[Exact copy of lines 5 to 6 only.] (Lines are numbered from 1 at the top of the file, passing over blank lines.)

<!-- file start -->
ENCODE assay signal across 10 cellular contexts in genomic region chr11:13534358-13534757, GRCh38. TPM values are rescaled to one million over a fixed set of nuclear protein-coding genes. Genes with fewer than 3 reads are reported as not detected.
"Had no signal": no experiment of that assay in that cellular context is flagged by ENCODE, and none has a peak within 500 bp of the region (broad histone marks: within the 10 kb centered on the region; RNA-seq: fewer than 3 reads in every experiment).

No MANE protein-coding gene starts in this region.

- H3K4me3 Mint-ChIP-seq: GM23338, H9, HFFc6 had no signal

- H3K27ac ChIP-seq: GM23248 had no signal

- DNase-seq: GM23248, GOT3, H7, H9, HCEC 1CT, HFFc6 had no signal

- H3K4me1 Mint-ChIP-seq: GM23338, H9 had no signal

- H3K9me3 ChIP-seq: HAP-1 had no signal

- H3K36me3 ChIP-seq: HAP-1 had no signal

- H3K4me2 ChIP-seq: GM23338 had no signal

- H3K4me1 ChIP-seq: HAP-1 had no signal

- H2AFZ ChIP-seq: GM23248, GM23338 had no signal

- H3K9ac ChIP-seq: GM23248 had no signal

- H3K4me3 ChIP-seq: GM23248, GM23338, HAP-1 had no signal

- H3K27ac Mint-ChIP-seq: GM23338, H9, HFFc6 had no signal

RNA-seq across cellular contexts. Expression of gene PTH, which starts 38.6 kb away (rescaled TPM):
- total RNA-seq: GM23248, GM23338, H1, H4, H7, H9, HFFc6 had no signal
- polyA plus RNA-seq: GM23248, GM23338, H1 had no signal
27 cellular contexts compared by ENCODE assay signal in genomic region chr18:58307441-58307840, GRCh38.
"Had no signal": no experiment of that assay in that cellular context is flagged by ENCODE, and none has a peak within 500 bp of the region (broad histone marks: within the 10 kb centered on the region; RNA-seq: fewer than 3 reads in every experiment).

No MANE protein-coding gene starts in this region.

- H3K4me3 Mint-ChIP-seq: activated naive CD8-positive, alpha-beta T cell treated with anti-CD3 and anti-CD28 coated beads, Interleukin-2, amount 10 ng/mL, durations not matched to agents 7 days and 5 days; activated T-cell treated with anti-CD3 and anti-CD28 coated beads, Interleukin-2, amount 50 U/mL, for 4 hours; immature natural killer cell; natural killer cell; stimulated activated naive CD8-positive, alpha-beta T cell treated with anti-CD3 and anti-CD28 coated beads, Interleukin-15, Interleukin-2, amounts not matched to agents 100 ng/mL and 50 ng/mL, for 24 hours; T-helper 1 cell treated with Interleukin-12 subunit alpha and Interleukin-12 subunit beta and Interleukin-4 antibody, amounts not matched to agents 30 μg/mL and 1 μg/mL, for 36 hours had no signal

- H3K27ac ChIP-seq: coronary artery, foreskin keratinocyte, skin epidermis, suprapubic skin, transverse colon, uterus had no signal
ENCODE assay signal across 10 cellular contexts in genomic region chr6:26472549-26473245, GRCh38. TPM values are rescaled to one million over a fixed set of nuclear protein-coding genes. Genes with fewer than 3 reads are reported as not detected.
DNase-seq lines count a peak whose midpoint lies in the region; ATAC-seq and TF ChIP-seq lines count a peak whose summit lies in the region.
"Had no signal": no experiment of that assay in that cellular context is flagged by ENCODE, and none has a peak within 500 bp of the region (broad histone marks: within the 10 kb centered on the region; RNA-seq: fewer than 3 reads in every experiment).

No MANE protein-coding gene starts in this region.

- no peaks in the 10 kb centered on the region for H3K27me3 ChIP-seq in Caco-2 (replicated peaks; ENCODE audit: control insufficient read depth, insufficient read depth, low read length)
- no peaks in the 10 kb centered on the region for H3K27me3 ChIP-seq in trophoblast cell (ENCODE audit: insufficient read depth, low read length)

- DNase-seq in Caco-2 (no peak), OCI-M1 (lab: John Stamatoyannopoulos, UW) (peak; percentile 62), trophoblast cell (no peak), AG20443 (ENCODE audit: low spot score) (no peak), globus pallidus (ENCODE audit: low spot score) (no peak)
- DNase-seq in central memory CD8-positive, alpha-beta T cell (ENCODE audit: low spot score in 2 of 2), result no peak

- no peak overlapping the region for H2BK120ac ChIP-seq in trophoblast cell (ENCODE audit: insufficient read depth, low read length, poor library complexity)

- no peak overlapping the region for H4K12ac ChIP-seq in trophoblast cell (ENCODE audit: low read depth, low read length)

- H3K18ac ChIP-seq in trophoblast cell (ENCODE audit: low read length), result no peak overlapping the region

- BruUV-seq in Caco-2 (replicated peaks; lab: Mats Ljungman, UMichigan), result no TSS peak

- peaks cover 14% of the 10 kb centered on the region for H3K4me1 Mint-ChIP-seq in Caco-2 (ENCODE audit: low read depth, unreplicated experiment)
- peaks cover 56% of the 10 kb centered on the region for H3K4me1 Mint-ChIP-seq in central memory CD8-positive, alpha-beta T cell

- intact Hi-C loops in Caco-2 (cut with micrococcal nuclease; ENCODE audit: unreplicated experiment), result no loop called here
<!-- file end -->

- H3K27ac ChIP-seq: GM23248 had no signal

- DNase-seq: GM23248, GOT3, H7, H9, HCEC 1CT, HFFc6 had no signal